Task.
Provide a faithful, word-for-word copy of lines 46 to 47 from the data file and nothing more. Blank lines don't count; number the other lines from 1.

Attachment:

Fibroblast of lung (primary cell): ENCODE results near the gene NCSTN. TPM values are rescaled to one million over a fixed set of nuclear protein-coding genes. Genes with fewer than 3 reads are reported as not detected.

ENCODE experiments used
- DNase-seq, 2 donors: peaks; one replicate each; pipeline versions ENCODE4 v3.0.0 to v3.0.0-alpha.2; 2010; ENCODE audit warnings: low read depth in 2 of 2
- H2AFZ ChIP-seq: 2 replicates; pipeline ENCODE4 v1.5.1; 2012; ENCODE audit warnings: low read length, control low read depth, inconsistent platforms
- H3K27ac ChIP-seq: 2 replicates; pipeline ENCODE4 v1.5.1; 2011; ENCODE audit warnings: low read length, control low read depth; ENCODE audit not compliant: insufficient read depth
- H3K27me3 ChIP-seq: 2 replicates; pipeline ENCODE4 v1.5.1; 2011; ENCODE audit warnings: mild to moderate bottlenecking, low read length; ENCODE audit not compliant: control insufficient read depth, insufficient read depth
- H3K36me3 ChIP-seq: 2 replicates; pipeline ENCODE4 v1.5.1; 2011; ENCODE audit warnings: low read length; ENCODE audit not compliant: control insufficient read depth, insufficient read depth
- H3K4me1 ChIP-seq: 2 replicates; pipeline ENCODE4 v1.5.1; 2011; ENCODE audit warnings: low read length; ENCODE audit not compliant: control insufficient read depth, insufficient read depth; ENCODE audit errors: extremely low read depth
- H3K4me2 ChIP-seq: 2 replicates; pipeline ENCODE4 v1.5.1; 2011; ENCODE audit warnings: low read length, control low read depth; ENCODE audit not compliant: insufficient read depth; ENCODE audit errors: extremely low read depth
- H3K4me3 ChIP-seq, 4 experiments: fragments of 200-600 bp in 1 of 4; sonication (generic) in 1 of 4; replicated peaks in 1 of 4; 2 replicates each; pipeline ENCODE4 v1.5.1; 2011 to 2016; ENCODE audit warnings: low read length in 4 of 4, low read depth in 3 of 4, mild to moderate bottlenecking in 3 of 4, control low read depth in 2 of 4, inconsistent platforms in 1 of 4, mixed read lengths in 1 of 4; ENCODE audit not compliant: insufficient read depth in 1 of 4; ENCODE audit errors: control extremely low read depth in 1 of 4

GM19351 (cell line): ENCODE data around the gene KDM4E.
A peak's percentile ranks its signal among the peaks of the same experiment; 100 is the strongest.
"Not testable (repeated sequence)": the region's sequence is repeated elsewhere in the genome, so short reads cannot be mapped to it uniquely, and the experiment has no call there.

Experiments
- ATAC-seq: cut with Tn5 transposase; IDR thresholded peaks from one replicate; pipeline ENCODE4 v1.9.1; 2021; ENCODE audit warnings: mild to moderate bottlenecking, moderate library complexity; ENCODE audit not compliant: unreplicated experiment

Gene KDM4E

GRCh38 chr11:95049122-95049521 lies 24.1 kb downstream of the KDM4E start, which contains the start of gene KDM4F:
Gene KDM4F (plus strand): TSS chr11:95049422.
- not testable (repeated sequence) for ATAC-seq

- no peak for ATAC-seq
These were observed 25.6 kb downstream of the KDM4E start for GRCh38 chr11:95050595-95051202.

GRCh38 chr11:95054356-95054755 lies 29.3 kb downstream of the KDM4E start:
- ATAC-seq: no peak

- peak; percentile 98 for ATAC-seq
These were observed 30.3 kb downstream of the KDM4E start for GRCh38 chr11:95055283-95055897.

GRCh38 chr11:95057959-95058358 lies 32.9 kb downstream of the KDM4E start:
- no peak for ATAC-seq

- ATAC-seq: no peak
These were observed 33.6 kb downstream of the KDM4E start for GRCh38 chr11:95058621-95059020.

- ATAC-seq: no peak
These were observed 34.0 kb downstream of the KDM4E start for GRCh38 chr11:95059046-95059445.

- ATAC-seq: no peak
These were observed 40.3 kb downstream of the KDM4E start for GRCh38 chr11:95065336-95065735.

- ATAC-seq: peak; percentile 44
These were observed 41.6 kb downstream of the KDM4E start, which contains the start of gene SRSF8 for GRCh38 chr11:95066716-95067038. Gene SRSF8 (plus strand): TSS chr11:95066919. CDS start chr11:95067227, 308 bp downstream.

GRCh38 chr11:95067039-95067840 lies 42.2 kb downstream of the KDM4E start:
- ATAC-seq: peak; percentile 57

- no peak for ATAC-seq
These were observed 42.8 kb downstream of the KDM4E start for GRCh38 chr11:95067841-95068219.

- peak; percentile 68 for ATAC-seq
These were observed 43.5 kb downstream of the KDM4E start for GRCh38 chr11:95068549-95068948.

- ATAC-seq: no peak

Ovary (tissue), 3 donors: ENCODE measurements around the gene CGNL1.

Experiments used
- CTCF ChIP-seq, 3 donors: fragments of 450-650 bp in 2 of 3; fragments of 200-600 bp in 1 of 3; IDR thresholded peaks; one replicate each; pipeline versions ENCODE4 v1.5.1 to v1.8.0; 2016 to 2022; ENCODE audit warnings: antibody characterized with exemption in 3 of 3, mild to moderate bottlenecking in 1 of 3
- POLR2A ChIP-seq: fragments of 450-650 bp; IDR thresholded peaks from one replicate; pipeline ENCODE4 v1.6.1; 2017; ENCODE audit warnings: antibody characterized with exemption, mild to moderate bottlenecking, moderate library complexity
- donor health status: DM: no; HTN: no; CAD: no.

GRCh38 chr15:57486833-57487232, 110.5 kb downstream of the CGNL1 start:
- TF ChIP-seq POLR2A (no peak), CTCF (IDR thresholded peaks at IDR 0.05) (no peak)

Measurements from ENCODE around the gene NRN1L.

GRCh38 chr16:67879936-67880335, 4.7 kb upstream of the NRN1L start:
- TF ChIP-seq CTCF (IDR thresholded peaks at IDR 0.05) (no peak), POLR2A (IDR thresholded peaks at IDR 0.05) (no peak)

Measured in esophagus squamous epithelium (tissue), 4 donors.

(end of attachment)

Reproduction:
- POLR2A ChIP-seq: fragments of 450-650 bp; IDR thresholded peaks from one replicate; pipeline ENCODE4 v1.6.1; 2017; ENCODE audit warnings: antibody characterized with exemption, mild to moderate bottlenecking, moderate library complexity
- donor health status: DM: no; HTN: no; CAD: no.